WASHINGTON — Key Senate Republicans are working to develop a compromise on border security that would satisfy GOP demands for stronger enforcement language in a far-reaching immigration bill without costing Democratic support, lawmakers and aides said Thursday.
To win over skeptical Republicans, senators are considering mandating specific requirements for tools and equipment along the US-Mexico border, instead of leaving it up to the Obama administration, said Senator John McCain, an Arizona Republican who is an author of the bill.
‘‘That may be a way to assuage the concern of some of our friends that are concerned about border security,’’ McCain said. Republican Senator Marco Rubio of Florida, another author, has discussed the same approach.
The talks were underway behind the scenes at the Capitol on Thursday even as the Senate voted 53-47 to defeat an amendment that would have required a controlled border for six months before any immigrant here illegally could take the first steps toward citizenship. It was the first amendment to the White House-backed immigration legislation the Senate voted on.
The outcome suggested that bill supporters have work to do to lock down the 60 votes that will likely be needed to overcome GOP stalling tactics and get it passed in the Senate by July 4, the timeline set by Senate majority leader Harry Reid.
The bill, which would contain the most significant changes to immigration law in decades, would require all employers to check workers’ legal status, allow tens of thousands of new high- and low-skilled workers into the country, and create a 13-year path to citizenship for some 11 million people now here illegally.
The bill also devotes billions to new equipment and personnel along the US-Mexico border, and says the path to citizenship can’t go forward until certain border security requirements are met. But critics say these ‘‘triggers’’ are too weak, and wouldn’t encourage an administration to secure the border.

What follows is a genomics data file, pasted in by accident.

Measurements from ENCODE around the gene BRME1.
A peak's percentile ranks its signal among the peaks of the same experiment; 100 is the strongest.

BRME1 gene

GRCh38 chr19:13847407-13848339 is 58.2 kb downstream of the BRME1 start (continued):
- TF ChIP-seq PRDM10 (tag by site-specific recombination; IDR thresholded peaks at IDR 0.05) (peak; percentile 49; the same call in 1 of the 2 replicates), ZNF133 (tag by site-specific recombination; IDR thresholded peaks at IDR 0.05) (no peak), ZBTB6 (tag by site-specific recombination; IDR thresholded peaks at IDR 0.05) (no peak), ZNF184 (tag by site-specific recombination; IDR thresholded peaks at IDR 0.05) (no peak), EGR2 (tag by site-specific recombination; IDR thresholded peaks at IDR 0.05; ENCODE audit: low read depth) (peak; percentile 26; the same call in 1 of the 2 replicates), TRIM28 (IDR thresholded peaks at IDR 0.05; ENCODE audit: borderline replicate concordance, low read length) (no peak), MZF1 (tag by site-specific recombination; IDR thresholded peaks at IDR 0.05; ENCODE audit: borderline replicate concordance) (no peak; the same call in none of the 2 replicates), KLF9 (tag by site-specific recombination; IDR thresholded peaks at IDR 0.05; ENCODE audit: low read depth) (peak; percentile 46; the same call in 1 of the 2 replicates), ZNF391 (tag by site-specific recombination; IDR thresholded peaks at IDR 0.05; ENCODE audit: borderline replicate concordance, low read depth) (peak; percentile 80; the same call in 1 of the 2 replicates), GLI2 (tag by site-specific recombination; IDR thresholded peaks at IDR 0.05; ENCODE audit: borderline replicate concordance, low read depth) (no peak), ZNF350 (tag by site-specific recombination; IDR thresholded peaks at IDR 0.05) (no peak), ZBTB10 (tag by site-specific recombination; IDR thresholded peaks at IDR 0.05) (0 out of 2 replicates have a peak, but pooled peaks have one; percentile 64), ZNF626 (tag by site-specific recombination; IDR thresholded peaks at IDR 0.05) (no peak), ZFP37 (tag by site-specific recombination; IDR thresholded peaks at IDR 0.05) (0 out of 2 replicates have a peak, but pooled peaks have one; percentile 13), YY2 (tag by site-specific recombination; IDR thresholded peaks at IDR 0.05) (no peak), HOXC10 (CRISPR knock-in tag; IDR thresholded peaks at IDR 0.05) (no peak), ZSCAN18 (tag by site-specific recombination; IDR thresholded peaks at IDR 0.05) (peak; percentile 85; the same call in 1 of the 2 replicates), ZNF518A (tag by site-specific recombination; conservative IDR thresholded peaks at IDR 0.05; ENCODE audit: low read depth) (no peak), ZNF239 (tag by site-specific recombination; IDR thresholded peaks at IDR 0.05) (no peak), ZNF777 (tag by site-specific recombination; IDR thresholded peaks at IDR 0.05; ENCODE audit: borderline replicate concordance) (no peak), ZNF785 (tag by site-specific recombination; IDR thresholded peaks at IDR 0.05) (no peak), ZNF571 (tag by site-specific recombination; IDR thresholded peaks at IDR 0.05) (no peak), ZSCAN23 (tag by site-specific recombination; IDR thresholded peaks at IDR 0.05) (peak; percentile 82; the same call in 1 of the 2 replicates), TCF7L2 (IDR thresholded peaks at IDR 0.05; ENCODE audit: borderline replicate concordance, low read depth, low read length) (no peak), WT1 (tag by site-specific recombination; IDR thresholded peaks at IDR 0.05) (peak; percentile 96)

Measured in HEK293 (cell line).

Rubio has been saying that stronger language on border security would be needed to ensure passage in the Democratic-controlled Senate and the Republican-controlled House. The question now is how to do that without raising concerns among Democrats that the path to citizenship would be delayed — the reason that Senator Chuck Schumer, a New York Democrat, and others gave for opposing the amendment Thursday.
Schumer and the three other Democratic authors of the bill, along with Judiciary Committee chairman Patrick Leahy, a Vermont Democrat, met with President Obama at the White House on Thursday to discuss strategy.
Although a number of Republican senators have their own border security amendments, the hope is to develop a single consensus alternative with as many Republican sponsors as possible. McCain and other bill authors have been working with a number of other Republicans outside their group including Republicans Bob Corker of Tennessee and John Hoeven of North Dakota.